Prime Minister Scott Morrison says national cabinet has agreed to increase the cap on international passenger arrivals from mid-February, but flagged people will still have to do hotel quarantine even if they have had a vaccine.
The number of people allowed to fly into NSW, Queensland and Western Australia were halved at the beginning of January in response to the new strain of the virus from Britain.
“It was also agreed that from February 15, the caps will return to the previous levels for NSW and Queensland,” he said.
WA will remain at reduced capacity and Mr Morrison did not say when it would increase.
NSW will return to a weekly cap of 3010 people and Queensland 1000 people.
South Australia has increased its cap by 40 people a week to 530 and Victoria by nearly 200 to 1310, taking the weekly cap to 6362.
The government’s repatriation flights to the Howard Springs facility in the Northern Territory, Canberra and Hobart do not count under the caps.
“We are looking to expand the capacity further of Howard Springs,” Mr Morrison said.
“Already expanding it to 850, and potentially well beyond that, which would involve a more than doubling of that capacity at Howard Springs.”
He said getting Australians home continued to be the priority for national cabinet.
Hotel quarantine not going anywhere
Mr Morrison was asked whether he could see a situation in the future where Australians who get a vaccine overseas do not have to spend two weeks in hotel quarantine when they fly back home.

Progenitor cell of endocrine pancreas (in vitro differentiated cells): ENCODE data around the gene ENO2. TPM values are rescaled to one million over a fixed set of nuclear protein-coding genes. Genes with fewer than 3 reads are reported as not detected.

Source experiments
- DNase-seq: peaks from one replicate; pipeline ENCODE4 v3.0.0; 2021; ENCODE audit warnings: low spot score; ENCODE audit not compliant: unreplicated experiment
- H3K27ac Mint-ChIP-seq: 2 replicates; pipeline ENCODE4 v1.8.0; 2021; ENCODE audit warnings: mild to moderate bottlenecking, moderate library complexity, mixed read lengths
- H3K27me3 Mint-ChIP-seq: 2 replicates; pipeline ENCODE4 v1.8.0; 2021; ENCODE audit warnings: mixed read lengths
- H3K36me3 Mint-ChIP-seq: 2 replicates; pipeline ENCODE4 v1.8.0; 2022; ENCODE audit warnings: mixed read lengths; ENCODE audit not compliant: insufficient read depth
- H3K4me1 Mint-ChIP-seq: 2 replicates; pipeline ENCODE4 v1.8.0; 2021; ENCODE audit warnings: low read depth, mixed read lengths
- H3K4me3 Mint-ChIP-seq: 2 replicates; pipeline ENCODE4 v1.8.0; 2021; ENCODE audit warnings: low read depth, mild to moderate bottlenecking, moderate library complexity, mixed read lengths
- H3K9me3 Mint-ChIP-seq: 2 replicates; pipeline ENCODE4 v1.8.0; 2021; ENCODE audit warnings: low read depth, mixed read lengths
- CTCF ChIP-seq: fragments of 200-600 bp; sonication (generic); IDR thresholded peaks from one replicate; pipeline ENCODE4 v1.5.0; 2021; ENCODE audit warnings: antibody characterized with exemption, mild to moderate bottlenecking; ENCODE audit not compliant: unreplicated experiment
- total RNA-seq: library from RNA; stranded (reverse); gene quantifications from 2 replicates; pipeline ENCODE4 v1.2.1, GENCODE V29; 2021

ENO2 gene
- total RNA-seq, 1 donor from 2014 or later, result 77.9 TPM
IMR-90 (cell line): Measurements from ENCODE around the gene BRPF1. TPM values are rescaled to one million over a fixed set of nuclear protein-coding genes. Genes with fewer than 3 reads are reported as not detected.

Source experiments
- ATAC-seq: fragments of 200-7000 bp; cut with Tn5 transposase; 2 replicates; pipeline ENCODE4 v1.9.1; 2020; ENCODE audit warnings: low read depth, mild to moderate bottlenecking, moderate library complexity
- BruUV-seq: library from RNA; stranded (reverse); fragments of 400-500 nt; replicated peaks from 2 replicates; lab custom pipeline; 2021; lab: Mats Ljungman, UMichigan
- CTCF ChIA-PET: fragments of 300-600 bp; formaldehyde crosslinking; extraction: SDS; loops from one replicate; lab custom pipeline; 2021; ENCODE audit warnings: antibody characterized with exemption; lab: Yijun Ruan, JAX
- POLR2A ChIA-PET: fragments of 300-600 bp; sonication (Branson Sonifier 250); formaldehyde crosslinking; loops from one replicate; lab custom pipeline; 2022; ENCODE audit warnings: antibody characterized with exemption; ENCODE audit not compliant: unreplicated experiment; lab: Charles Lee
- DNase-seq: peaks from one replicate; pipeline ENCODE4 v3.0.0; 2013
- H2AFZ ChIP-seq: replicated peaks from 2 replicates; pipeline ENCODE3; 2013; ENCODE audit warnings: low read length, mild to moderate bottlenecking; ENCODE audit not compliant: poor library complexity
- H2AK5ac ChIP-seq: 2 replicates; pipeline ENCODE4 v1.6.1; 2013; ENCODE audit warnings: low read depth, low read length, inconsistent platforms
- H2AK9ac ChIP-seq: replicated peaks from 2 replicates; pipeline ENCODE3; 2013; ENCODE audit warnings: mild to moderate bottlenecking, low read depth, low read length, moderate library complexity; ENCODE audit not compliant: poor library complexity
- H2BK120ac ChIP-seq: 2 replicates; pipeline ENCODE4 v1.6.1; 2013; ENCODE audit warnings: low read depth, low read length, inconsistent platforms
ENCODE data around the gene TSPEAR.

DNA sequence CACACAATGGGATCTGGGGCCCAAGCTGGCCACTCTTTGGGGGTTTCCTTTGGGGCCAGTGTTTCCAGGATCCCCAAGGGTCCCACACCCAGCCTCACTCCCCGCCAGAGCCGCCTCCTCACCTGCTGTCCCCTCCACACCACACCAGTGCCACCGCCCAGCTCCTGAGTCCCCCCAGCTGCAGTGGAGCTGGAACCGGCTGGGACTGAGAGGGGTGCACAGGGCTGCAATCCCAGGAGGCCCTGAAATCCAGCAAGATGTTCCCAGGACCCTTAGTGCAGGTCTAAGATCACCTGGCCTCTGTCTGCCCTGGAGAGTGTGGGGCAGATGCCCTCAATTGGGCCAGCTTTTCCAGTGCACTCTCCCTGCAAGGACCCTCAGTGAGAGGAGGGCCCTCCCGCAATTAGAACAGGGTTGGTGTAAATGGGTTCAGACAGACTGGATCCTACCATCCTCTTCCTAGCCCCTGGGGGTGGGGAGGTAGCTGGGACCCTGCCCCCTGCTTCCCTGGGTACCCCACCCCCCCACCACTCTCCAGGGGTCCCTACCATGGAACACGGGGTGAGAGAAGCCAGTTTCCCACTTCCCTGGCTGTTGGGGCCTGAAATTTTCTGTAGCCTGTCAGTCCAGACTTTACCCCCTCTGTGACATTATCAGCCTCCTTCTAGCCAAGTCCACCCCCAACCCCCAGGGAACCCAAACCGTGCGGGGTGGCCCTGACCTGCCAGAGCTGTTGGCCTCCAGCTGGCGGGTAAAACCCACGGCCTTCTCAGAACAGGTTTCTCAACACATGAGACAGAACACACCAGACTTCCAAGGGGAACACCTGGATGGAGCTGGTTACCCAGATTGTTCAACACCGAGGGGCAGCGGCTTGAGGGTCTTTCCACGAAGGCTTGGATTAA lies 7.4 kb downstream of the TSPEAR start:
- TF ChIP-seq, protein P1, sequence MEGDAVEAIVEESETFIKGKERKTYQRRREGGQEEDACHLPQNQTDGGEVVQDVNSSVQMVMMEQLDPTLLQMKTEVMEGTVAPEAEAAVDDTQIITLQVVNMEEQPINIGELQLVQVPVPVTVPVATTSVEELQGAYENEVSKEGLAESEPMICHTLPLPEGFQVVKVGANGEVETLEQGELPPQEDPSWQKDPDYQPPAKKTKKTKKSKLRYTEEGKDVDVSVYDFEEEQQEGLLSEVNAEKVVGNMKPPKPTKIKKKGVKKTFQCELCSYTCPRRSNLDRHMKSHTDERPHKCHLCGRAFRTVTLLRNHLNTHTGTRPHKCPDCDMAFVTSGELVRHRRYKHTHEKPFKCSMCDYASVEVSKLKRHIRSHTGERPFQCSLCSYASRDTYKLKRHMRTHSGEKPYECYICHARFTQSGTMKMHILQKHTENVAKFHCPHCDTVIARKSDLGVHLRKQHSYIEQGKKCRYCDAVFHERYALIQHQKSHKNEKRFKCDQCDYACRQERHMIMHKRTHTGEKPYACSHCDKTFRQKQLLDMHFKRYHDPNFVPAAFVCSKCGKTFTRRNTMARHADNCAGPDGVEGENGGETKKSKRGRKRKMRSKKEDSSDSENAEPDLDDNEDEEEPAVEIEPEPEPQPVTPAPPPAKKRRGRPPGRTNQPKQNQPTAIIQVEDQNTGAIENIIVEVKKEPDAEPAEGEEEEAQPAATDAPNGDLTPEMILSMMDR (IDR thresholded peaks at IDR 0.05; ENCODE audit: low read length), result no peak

“At this stage the answer is quarantine continues,” he said.
Chief medical officer Paul Kelly backed up the Prime Minister’s comments.
“At the moment, that two-week quarantine in hotels has been so successful up till now [it will] remain regardless of vaccination,” he said.
The Prime Minister also spoke about the suggestion of developing another quarantine facility in Toowoomba in Queensland, saying the government would continue to assess the proposal.
“We are still seeking a lot more information on that proposal, and the secretary of the Department of Prime Minister and Cabinet has pulled together the various agencies that are needed to assess that proposal,” he said.
“There is a lot more information we’re going to need before we can get to an assessment of how we go forward on that.”
He said the costs, size of the workforce required and the impact it would have on local health facilities were all being considered.
Professor Kelly said despite recent community cases in hotel quarantine workers, it continued to be the best method to stop the virus spreading from overseas arrivals.
“We’ve seen only a small number of incursions from quarantine, and we need to understand these are complex systems with humans, and there is always an opportunity or a chance of human error,” he said.
“There is also chance issues like tow doors opening across a corridor, as has seemed to have occurred in the Victorian situation.
“We do need to continue to look at these things.”